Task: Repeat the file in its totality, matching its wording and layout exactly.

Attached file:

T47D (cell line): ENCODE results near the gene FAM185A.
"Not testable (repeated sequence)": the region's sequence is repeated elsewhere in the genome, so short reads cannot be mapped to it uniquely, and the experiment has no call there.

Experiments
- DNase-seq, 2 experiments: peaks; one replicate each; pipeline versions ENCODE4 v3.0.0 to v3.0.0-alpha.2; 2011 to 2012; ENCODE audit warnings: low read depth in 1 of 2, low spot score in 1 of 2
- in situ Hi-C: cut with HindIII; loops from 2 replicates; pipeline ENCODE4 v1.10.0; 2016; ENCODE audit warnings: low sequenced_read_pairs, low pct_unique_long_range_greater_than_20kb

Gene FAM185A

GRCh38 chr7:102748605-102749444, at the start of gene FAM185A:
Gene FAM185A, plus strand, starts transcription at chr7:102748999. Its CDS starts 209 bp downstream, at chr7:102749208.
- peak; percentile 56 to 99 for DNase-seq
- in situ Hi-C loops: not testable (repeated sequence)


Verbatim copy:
T47D (cell line): ENCODE results near the gene FAM185A.
"Not testable (repeated sequence)": the region's sequence is repeated elsewhere in the genome, so short reads cannot be mapped to it uniquely, and the experiment has no call there.

Experiments
- DNase-seq, 2 experiments: peaks; one replicate each; pipeline versions ENCODE4 v3.0.0 to v3.0.0-alpha.2; 2011 to 2012; ENCODE audit warnings: low read depth in 1 of 2, low spot score in 1 of 2
- in situ Hi-C: cut with HindIII; loops from 2 replicates; pipeline ENCODE4 v1.10.0; 2016; ENCODE audit warnings: low sequenced_read_pairs, low pct_unique_long_range_greater_than_20kb

Gene FAM185A

GRCh38 chr7:102748605-102749444, at the start of gene FAM185A:
Gene FAM185A, plus strand, starts transcription at chr7:102748999. Its CDS starts 209 bp downstream, at chr7:102749208.
- peak; percentile 56 to 99 for DNase-seq
- in situ Hi-C loops: not testable (repeated sequence)